Missouri's 7th District, U.S. House of Representatives




Congressional Issues 2010
Liberty Under God

The United States of America became the greatest nation on earth by following this simple principle:

Liberty Under God

For America's Founding Fathers, "Liberty Under God " meant that no person or group has the right to prevent others from living peacefully under their "Vine & Fig Tree." That includes "the government," because it too is "under God."

For decades, this principle has been under attack by all three branches of government.
• Congress has been delegating our liberties away,
the President has sacrificed our liberties in a short-sighted quest for "security,"
and the Supreme Court has been at war with God for two generations. 

"Liberty Under God " should not be just an empty slogan to parade about on patriotic occasions. Kevin Craig is the only candidate for Congress who is willing to risk being labeled "politically incorrect" by sticking to this principle as consistently as America's Founders did.


The contrast between contemporary America and her Founding Fathers is seen in the fact that the Founders were willing to risk their lives, their fortunes and their sacred honor to fight taxes which scholars estimate at 3-5%. Americans blithely pay ten times more without more than occasional comment about taxes being "too high." The ratification of the Constitution was not an easy process, as Americans were concerned about surrendering even the slightest liberty. Most of these liberties have been lost. In the choice between a government nanny and liberty, America's Founders chose liberty.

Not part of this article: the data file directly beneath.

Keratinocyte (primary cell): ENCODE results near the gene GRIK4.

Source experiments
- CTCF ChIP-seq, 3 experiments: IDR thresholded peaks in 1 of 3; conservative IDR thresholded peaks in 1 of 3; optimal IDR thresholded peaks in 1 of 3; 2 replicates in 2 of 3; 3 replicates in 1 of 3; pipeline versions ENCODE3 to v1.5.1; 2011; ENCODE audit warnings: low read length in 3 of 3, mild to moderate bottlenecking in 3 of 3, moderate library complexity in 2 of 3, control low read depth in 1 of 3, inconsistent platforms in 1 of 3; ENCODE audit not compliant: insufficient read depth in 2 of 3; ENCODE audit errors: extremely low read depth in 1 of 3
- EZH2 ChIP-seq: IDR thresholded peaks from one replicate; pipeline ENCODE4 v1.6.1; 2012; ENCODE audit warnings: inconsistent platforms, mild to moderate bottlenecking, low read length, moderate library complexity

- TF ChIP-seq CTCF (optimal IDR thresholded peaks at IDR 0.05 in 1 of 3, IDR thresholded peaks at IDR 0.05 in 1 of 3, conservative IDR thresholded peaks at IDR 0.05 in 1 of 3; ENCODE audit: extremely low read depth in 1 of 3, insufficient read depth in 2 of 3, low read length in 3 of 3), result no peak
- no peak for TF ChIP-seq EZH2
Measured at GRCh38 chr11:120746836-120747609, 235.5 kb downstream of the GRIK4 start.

Under God

Limitations on government power and human rights flowed naturally from the Christian presuppositions of Western Civilization. A government that does not acknowledge itself to be "under God" is a government that thinks it is God, and the Messianic State is a threat to your liberties. If your neighbor thinks he's god, he is a threat to your liberties.

The Founders recognized that society could not be held together—and the rights of human beings protected—without the pervasive effect of religion and morality. The oft-repeated slogan of "separation of church and state" no longer has anything to do with churches or church denominations (as the Framers intended), but in practice means the separation of God and state, something opposed by every single person who signed the Constitution. In his Farewell Address, George Washington, "the Father of his Country," reminded the nation: